Delta Air Lines and the Virgin Blue Airlines Group plan to seek regulatory approval to form a joint venture that will expand both carriers’ reach between the USA and Australia and the South Pacific.
The carriers say that, if it is approved, the alliance will allow Delta and the Virgin Blue Airlines Group to compete more effectively in those markets by collaborating on route and product planning, codesharing on their respective networks and extending frequent flyer program benefits and lounge access to customers of both airlines.
In advance of their joint venture, the carriers are moving forward to implement codesharing, frequent flyer program reciprocity and lounge exchange privileges. Delta and the Virgin Blue Airlines Group say they will file antitrust immunity applications with the U.S. Department of Transportation and with the Australian Competition and Consumer Commission.
Delta began daily nonstop service between Los Angeles and Sydney on July 1 with a Boeing 777-200LR equipped with 180-degree, full-flat beds in its BusinessElite class. V Australia, Virgin Blue Group’s long-haul carrier, operates a daily nonstop Boeing 777-300ER service between Los Angeles and Sydney, and service three times a week between Los Angeles and Brisbane. V Australia also plans to launch a new, three-times-weekly service between Los Angeles and Melbourne is planned in September. The three-class airline offers 33 Business Class fully lie-flat beds, 40 Premium Economy club seats and 288 economy seats plus two in-flight bars in its 777-300ERs.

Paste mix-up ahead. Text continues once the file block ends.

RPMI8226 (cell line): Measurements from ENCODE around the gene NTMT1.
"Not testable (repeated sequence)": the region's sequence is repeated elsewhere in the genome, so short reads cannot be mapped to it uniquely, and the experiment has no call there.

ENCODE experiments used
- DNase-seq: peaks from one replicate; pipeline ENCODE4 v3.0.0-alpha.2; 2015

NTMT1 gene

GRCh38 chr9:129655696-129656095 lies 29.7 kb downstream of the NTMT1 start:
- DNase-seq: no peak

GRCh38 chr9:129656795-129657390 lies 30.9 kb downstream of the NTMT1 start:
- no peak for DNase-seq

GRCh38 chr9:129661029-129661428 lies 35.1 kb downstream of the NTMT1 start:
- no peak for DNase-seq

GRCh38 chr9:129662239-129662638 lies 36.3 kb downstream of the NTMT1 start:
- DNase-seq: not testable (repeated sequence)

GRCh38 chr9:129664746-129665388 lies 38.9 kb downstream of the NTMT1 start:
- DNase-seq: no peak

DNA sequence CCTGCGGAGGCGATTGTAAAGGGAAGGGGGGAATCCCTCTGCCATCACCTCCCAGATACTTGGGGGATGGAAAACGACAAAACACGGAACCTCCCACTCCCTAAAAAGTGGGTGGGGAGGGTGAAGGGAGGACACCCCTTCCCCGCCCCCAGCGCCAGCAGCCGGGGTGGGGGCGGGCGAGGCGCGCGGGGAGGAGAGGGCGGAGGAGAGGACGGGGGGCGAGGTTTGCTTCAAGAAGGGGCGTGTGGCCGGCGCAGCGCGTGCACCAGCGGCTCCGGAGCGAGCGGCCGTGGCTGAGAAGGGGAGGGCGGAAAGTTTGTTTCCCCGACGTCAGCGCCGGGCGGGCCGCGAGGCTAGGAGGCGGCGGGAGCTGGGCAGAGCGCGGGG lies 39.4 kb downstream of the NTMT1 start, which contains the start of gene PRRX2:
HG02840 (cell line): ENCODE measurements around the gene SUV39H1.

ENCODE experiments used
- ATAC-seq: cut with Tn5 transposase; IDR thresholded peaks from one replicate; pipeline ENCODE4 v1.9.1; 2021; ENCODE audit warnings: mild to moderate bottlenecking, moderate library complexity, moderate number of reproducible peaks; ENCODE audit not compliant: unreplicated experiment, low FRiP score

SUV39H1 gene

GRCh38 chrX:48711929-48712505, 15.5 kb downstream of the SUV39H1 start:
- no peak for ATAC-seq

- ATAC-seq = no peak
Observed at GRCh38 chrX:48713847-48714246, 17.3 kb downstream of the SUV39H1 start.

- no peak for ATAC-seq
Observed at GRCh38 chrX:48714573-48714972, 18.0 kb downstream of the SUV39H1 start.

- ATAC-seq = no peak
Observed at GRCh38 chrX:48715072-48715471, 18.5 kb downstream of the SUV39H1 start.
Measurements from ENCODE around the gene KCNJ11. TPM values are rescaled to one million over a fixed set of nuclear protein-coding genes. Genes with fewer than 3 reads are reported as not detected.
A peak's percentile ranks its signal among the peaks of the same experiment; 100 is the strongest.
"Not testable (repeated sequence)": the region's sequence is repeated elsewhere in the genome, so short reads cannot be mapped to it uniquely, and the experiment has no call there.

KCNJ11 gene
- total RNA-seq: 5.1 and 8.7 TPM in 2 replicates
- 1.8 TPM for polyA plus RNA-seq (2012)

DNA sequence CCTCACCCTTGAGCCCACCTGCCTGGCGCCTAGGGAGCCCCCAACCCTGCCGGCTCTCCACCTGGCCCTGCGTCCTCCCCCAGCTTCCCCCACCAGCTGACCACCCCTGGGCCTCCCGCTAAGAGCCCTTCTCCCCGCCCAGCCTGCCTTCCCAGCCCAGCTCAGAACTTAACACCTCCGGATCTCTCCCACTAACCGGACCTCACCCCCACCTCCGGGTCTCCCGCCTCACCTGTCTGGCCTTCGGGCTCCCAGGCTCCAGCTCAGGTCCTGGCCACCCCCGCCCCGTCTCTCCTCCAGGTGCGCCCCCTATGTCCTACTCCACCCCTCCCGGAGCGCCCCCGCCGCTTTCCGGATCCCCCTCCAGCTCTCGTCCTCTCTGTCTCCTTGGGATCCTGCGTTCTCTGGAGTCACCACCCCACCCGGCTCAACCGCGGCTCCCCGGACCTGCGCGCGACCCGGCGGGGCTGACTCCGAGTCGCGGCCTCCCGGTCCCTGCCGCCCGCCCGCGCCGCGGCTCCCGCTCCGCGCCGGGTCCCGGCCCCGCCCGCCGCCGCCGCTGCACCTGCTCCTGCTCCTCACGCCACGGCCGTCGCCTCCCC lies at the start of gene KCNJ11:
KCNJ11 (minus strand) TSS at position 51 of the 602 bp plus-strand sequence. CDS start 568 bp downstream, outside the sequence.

V Australia additionally has just concluded a reciprocal frequent-flyer program agreement with Virgin Atlantic Airways and plans to begin a codeshare with Virgin Atlantic in the future. The group’s short-to-medium haul carrier, Virgin Blue, which operates throughout Australia and Oceania, already has a codeshare agreement and a frequent-flyer program agreement with Virgin Atlantic.
This begs the question of whether Virgin Atlantic will begin seeking closer cooperation with Delta Air Lines, a competitor on transatlantic routes from London, in the future ― particularly once Virgin Atlantic’s former codeshare partner Continental Airlines moves from the SkyTeam alliance to the Star Alliance later this year.